|A moment of Reflection.... what next?|
"There is more to life than increasing it's speed." Mahatma Gandhi. I'm sure he came up with this wonderful quote whilst drinking a cup of Indian Chai tea! A friend gave me this quote on a great big banner which hangs on our living room wall. One of our favourite past-times is Chai! Mike makes pretty-good chai. I make a good second-best. His chai recipe is highly guarded but goes something like this: 1 cup of hot water into which he throws 3-4 slices fresh ginger, half teaspoon dried, ground cinnamon (or stick cinnamon), pinch ajwain (Carom or Bishop's seeds), 3-4 teaspoons sugar and 3-4 crushed cardamom pods. Once boiled for 3 mins, he adds 3 teaspoons leaf tea. Boil for 5 mins then add 1 cup milk and boil for further 5 mins.
Mmmmmn, nothing like a cuppa chai at the end of a long day. It's a little ritual we have adopted to slow the pace down. We stop and share our day's adventures over a sweet, milky cuppa.
CHICKEN DAY SPA
My daughter loves nature. She loves anything that crawls, hops, flies or walks. She discovered that Liz, our chook, was covered in mud from the last rainy spell we had. So it was decreed that Lil' Liz needed a bath. She was not too fussed. I warned my daughter of the impending cold night air which could be potentially disastrous to a chook, so in no time at all, the hairdryer was plugged into our carport plug point and Liz was dried to perfection. I watched with amusement as the chook seemed to enjoy the warm air blowing up her feathers. She proceeded to preen and pluck as she was dried, whilst making delighted chook-heaven sounds! Once she had been re-united with Spence, she proceeded to scratch up a dirt-bath and cover herself with soil!
It's Easter and Everything is coming up Potatoes! Our little potato-growing in the old kiwifruit bin was a great success this summer. We have been slowly harvesting these little tubers and turning them into all sorts of culinary delights; leek and potato soup one night, aloo gobi another night and put into soups and stews. Nothing like a fresh, thin-skinned earth treasure! I am determined to try to grow some of our own NZ heritage seed potatoes this coming spring. I like the yellow banana shaped ones and the purple varieties. We already grow the yam-like urenika for a visual gastronomic delight. These I have yet to harvest.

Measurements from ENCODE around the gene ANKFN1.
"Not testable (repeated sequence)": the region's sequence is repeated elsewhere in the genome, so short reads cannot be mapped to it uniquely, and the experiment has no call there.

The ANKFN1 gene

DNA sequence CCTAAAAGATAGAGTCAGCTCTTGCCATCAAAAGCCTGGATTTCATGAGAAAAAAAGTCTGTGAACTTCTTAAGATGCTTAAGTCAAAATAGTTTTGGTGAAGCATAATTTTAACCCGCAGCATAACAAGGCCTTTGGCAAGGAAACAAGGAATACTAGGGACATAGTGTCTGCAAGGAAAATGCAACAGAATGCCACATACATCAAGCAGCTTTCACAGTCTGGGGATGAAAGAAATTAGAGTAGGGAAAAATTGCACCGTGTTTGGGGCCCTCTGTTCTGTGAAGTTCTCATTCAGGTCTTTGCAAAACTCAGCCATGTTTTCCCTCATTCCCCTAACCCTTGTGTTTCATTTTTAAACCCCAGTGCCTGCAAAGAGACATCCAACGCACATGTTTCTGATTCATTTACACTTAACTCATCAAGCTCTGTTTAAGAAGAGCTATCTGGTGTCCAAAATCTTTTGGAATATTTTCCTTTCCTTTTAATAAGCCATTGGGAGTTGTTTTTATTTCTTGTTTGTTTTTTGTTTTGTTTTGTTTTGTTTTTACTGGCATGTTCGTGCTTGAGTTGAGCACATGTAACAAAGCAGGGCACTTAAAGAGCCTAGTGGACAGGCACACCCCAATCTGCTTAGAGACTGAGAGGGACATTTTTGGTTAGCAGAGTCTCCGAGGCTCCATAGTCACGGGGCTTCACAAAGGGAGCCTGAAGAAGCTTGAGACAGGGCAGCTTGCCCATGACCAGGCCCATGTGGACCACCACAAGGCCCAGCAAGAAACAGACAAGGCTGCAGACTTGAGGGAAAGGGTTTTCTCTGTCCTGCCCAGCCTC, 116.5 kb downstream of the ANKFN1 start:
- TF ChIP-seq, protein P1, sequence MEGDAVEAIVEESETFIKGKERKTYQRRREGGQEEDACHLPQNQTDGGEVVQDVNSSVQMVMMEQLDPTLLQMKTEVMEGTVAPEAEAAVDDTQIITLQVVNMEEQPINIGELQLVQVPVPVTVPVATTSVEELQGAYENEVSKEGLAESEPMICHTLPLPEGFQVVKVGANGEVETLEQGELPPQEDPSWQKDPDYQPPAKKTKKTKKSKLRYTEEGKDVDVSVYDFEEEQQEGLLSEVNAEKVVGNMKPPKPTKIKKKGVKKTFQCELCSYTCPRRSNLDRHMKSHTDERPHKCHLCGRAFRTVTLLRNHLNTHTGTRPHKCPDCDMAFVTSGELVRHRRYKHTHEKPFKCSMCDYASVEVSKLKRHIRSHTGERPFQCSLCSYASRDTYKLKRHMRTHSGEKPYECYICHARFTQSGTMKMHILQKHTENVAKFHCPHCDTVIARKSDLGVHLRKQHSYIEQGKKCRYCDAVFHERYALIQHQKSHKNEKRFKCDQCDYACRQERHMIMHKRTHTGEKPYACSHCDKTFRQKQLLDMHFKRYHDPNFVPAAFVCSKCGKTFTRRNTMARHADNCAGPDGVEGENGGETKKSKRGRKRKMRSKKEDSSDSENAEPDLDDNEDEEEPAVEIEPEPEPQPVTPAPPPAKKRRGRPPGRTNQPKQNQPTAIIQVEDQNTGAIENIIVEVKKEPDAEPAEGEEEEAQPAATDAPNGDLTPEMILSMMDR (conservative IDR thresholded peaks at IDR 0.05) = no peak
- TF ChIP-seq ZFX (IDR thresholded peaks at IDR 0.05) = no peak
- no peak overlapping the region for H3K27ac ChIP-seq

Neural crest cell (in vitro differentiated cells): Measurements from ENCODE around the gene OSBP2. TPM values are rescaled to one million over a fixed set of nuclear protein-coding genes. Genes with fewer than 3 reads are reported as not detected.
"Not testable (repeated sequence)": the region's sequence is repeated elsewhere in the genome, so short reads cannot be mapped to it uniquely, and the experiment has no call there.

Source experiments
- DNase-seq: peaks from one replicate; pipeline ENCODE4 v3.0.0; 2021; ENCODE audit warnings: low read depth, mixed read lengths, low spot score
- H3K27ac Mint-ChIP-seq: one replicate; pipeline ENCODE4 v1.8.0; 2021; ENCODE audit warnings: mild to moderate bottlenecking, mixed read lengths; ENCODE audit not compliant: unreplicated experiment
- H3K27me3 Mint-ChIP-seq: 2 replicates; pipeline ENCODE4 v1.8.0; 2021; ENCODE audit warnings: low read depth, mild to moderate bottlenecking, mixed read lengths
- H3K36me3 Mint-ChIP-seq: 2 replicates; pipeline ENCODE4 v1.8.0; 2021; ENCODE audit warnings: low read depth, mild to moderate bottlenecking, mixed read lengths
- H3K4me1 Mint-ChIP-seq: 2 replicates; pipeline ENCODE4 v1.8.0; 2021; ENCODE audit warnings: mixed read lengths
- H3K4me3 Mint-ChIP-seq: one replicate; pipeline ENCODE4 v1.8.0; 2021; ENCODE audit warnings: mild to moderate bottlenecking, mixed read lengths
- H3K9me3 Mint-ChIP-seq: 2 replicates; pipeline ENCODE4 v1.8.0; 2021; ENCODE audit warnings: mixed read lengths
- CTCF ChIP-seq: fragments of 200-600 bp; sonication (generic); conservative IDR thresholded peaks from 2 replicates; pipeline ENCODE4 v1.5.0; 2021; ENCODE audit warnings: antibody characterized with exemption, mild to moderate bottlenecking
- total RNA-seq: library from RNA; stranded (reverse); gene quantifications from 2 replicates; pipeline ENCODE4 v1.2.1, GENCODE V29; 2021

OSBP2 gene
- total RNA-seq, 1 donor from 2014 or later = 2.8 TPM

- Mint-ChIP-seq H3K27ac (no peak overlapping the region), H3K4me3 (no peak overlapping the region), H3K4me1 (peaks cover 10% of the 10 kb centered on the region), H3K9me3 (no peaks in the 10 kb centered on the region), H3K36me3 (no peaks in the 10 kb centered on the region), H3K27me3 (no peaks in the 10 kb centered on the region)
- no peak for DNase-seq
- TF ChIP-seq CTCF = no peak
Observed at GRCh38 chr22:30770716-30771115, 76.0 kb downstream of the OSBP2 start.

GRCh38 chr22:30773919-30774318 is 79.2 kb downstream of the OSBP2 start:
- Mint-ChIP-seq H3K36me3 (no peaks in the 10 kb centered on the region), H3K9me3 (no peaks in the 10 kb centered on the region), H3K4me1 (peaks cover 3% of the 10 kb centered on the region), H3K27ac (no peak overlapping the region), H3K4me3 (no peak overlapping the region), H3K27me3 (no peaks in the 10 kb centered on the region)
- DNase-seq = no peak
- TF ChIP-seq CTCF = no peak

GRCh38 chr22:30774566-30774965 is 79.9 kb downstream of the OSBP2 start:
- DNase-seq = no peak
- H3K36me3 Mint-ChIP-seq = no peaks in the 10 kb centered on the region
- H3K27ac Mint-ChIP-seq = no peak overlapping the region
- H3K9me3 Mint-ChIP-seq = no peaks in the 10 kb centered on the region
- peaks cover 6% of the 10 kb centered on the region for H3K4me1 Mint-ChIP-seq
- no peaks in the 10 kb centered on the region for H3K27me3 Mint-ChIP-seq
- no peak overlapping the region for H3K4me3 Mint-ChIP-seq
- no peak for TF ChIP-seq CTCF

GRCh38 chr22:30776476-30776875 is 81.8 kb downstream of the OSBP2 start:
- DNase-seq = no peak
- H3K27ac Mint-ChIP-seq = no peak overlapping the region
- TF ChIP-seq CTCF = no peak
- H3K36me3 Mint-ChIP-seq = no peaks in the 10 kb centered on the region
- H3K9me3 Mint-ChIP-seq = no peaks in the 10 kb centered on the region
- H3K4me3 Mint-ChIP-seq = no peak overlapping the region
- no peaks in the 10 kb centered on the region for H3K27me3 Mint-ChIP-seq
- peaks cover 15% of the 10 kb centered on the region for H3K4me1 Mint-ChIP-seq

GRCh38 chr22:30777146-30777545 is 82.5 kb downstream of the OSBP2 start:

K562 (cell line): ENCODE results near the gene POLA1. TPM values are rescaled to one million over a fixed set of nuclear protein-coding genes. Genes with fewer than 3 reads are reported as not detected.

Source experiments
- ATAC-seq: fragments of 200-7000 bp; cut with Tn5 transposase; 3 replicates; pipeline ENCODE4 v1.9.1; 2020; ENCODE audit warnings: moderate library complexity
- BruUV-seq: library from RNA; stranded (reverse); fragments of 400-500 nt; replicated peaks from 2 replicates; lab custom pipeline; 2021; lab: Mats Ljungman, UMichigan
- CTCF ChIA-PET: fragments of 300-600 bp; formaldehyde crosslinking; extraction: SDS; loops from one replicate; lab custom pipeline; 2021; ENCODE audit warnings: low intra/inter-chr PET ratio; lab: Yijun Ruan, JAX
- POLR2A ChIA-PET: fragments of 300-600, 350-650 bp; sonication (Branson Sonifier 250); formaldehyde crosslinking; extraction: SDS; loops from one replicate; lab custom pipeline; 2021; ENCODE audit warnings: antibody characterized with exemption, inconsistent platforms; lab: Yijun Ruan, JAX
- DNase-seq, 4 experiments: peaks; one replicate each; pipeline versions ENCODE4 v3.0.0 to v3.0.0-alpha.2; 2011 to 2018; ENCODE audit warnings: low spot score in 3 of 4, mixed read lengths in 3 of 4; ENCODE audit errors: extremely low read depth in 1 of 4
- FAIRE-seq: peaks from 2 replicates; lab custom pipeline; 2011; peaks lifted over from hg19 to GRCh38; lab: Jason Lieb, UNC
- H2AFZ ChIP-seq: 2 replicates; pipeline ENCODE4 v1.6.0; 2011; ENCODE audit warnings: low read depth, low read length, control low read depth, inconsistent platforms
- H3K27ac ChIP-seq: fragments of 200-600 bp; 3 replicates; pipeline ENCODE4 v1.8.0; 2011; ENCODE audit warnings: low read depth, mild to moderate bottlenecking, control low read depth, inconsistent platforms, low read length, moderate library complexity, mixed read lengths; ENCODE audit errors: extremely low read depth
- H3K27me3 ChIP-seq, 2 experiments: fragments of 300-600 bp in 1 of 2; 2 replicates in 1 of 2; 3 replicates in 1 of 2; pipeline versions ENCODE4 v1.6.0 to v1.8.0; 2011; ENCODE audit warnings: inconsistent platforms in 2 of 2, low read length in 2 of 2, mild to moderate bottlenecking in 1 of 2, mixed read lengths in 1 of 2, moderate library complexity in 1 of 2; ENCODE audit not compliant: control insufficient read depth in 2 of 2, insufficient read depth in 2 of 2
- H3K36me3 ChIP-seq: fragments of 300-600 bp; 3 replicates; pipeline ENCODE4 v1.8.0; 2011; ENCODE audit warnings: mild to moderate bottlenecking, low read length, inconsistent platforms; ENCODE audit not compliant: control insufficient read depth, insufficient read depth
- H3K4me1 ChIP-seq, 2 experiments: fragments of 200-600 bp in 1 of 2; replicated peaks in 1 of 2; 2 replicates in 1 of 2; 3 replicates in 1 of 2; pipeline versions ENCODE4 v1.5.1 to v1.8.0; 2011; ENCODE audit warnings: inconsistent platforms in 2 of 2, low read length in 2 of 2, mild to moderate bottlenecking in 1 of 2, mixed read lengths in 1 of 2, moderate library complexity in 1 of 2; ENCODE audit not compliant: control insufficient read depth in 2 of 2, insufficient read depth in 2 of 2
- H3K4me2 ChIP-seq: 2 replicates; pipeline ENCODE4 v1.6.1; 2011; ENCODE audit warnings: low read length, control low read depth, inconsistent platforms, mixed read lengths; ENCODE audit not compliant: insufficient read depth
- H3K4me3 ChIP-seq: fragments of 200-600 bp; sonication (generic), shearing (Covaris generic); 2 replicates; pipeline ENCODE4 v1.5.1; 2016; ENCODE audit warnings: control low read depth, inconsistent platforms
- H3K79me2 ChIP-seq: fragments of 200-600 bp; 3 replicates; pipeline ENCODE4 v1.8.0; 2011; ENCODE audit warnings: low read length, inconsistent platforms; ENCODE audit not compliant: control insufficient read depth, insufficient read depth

|Our potato bed covered over to protect the tubers from rain.|
|Aloo Gobi (Potato Cauliflower curry) with home-|
grown potatoes and beans
|Small potatoes and Jerusalem artichokes with rosemary and|
olive oil before being roasted in the oven.
PREPARING FOR WINTER
We have had our flue swept, ready for some toasty roaring fires. Wood ordered and delivered. A great big pile - 2 and a half cubic meters of the stuff. We knew that the weather was going to turn to baby conditions - wet and windy, so we had to work fast and stack it all into the smallest fire store ever built. Stacked really carefully, it holds 2 cubic metres! Working together, we managed to get the job done but our backs were feeling the strain after all the bending!
We first started out buying small boxes of kindling at the supermarket (kinda costly) but for the past 5 years, Mike has been collecting cedar off-cuts from a business who would normally dump them. He also gets cedar sawdust from them to line our pathways. It is a win-win situation. They store it for him and he collects it every week, saving us money on kindling and mulch, and saving them dumping costs. It's that old adage of "one man's junk is another man's treasure".
|A reminder of Helpx friends gone by....... a wooden star|
that fits neatly into itself, made by Markus
|Another sawdust pathway is laid.|
I have 2 whole weeks of being in my own space, and working in my own pace and rhythm. Pure bliss! We have started to clean up all the summer fallout. Spent plants have been pulled up, chopped into pieces and laid to rest in the compost bin. Some Autumn pruning has provided plenty material to mulch in our trusty Masport mulcher, providing a mantle to clothe the bare earth we have exposed in our weeding and clearing frenzy. I liken the soil to a human body. It needs a cover to protect it, just as bare flesh will scab over, so too will the earth provide it's own protective cover in the form of weeds, if we do not provide her with a layer to protect her precious little creatures that live in the soil and stop the loss of vital moisture. I am currently exploring groundcovers to purchase to do the job. Aceana purpurea sounds like a good bet! A New Zealand ground cover that matts up to stop weeds from taking over, and gets wonderful masses of purple flowers. A visual delight and bee fodder.
|A favourite beechwood chair picked up at a garage|
sale a few years back, for $50. Our cat loves it too!
|Who said light switches can't be main features? I had lots|
of fun painting these golden electrical switch box surrounds
At some point during my 2 week break, I will definitely have to expend some energy to complete the last of my Organic Horticulture assignments. Why is the final sprint to the finish line always so difficult?? Am waiting for a dull day to complete that one! So far, we are experiencing better weather in Autumn than all of our summer days! We haven't had to boost our solar hot water system for a few weeks now, and the strawberry plants are still flowering, providing great big juicy fruits every couple of days!! Strange but deliciously true!
|Bed 6 planted up with peas and beans (leguminous crops)|
Not sure if these crops might be too late in the season. Only
time will tell.
|Driveway fence draped in a food crop (passion fruit) and flanked|